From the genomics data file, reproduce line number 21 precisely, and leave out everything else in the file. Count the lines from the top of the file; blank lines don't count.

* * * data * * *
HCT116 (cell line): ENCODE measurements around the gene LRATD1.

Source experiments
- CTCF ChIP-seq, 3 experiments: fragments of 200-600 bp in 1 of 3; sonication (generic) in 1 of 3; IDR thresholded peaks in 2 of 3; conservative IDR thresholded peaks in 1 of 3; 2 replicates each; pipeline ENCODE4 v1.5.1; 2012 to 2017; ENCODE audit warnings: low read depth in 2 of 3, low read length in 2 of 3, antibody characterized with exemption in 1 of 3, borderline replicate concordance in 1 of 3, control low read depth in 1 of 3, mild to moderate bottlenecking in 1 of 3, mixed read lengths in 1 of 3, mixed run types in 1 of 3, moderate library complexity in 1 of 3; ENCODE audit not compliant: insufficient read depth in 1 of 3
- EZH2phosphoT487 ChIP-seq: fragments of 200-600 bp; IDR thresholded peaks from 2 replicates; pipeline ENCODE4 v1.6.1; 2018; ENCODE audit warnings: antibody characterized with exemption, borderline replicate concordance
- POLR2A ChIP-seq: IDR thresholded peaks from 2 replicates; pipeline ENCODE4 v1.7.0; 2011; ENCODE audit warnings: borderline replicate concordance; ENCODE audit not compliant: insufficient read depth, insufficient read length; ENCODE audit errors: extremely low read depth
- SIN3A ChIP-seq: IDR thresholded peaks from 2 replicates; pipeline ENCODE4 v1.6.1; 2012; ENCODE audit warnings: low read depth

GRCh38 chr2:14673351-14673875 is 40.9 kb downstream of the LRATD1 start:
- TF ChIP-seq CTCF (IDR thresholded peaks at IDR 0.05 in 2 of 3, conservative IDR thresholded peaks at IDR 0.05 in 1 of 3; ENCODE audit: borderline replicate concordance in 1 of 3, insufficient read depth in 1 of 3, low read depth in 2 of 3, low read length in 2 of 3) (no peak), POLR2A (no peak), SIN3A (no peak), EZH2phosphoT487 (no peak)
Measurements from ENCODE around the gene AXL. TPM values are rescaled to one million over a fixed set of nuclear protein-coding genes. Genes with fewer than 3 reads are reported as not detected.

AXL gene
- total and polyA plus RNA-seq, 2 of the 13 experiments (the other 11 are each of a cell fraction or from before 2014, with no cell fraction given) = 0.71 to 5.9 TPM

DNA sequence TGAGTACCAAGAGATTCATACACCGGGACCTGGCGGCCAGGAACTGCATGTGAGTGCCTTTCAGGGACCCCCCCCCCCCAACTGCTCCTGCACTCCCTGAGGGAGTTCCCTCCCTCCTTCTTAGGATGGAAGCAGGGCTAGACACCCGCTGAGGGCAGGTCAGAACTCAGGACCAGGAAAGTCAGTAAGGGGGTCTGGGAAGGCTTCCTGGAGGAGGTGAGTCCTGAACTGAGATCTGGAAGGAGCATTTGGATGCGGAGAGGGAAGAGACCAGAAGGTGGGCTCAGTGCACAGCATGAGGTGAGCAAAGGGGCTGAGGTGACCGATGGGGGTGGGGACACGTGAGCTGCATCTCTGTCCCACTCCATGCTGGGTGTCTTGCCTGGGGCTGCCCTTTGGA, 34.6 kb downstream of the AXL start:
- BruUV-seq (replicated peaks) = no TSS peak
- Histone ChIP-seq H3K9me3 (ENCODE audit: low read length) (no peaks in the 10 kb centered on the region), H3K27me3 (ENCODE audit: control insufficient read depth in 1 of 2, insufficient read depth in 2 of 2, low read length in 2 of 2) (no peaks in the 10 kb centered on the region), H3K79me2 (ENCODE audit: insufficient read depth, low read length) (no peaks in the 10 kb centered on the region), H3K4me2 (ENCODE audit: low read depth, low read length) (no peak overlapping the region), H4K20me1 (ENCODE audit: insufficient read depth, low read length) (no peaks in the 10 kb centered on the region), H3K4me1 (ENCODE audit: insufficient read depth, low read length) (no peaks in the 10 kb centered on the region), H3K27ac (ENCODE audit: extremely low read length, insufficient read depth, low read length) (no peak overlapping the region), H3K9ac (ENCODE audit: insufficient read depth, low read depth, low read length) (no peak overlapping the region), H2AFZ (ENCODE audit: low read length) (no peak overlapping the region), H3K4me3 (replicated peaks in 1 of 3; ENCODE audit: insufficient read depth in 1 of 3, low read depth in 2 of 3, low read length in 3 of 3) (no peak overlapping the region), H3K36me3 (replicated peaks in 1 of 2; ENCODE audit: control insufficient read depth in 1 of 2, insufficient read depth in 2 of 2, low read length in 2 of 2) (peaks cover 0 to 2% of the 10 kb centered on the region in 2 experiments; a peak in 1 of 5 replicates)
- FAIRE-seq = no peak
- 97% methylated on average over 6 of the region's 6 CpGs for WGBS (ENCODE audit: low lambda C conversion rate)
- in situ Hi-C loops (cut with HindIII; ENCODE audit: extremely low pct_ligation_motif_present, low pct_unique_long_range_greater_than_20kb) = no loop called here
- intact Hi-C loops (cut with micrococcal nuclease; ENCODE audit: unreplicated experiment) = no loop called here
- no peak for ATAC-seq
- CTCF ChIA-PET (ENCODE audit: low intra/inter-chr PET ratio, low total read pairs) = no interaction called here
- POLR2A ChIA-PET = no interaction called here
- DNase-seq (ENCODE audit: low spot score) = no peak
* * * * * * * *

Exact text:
- POLR2A ChIA-PET = no interaction called here